One of the women who engaged in sexual activity with Lauer, Addie Collins Zinone, spoke about her month-long affair in interviews last year.

That incident occurred in 2000 when she was just a 24-year-old production assistant at Today.

While Zinone said the relationship was consensual, she added that the power dynamics had made her later regret the relationship.

She said that Katie Couric helped get her a job at Today right out of college and that she and Lauer had a professional working relationship right up until her last weeks on the show.

It all changed around June 2000, when Zinone got an instant message from Lauer one day, complimenting her on her appearance.

At the time, Lauer was already married to his second wife, Annette Roque.

Zinone went on to reveal the two first had sex in a dressing room, with Lauer informing her they had less than 15 minutes to finish, and the last  

In 2001, a married NBC staffer claimed she woke up in Matt Lauer’s office with her pants halfway down her legs after having sex with the anchor until she passed out in an interview with The New York Times.

The woman told The New York Times that the longtime Today Show host’s assistant had to take her to see a nurse after the alleged encounter in 2001.

The former employee, who was in her 40s at the time, said Lauer first made advances towards her while covering a story away from their New York headquarters in the late 1990s.

She described moving away from him during a car journey to the airport because he was sitting ‘uncomfortably close’, to which he apparently replied: ‘You’re no fun’.

Then, in 2001, she claims the married Lauer summoned her to his office at 30 Rock in New York to discuss work. She says he then used a button under his desk to lock the door and then told her to unbutton her blouse.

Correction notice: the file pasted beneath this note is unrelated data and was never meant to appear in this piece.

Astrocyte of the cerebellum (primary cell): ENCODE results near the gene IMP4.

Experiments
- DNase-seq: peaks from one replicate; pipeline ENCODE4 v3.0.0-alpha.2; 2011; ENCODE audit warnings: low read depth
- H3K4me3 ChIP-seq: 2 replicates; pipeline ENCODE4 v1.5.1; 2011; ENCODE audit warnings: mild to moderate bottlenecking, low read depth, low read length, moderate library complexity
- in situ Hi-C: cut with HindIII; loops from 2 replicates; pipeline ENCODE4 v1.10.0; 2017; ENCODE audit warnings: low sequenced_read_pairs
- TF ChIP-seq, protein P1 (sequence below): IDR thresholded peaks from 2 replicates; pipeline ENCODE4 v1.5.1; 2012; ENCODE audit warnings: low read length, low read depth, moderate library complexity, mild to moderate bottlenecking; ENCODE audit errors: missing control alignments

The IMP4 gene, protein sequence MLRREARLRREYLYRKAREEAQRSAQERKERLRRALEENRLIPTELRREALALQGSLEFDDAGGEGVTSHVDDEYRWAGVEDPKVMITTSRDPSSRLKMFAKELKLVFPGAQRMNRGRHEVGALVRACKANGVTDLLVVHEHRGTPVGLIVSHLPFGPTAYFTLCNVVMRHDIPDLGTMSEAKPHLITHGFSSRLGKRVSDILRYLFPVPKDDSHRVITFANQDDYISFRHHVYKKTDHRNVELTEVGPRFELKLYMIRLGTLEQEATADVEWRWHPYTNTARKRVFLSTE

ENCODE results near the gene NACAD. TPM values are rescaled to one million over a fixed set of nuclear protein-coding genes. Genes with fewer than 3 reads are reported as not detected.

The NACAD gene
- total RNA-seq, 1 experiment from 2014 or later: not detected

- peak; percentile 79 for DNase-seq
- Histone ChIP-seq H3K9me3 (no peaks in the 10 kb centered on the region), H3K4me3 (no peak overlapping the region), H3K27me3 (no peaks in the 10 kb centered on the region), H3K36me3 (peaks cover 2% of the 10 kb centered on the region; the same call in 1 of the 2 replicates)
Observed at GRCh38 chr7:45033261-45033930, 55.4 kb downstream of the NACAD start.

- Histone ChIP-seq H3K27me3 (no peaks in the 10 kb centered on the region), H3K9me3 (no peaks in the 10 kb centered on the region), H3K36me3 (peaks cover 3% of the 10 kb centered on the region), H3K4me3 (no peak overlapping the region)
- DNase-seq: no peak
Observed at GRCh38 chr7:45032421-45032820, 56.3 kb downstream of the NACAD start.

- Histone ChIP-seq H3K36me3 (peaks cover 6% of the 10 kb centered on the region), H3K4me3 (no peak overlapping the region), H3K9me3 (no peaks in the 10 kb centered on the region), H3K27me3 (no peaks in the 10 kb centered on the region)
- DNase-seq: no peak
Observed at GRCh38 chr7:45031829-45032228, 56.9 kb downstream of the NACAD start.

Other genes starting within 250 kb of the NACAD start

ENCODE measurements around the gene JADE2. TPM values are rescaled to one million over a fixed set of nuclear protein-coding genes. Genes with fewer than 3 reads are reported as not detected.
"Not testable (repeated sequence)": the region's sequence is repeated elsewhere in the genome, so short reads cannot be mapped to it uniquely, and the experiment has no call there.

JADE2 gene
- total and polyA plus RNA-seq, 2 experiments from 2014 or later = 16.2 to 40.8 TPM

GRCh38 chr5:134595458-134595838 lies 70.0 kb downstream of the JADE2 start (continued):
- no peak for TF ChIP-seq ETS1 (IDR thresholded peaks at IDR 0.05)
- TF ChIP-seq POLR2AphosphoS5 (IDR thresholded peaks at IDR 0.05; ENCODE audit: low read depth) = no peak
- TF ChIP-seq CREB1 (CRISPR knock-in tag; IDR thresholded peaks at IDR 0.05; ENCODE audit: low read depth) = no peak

She said the veteran broadcaster then stepped out from behind his desk, pulled out a chair, bent her over, and started having sex with her until she fell unconscious.

The woman told The Times she woke up a while later on the floor of his office with her pants halfway down her legs, prompting his assistant to take her to seek medical attention.

The ex-staffer, who has not been named, is one of a string of women who have come forward accusing Lauer of sexual misconduct.

She did not tell NBC about the alleged incident at the time because she thought she could have done more to stop Lauer’s actions, and she left around a year later.

Lauer has been married for almost 20 years to wife Annette, a former model who was born in the Netherlands.

The two wed in 1998, just one year after he was made a co-anchor of the show.

Lauer and his wife have three children – Jack, and Romy and Thijs -who live in East Hampton with their mother while their their father stays in the city alone from Monday through Thursday in an Upper East Side bachelor pad.

His first marriage, to television producer Nancy Alspaugh, ended in divorce in 1988.

Lauer was also briefly engaged to television newscaster Kristen Gesswein, but they split in 1996, two years before he married Annette.

Lauer and his wife came close to splitting back in 2006 after Annette filed court papers stating that he husband valued his work over his family and was ‘extremely controlling.’

Furthermore, Annette claimed at the time she suffered ‘cruel and inhuman’ treatment at the hands of Lauer, who also demonstrated ‘extreme anger and hostility towards her.’

Matt filed his own legal action days later, saying any ‘cruel and inhuman treatment’ he may have exhibited was ‘provoked’ by his wife.

The pair will reportedly divorce, though there had been no news of a court filing at this time.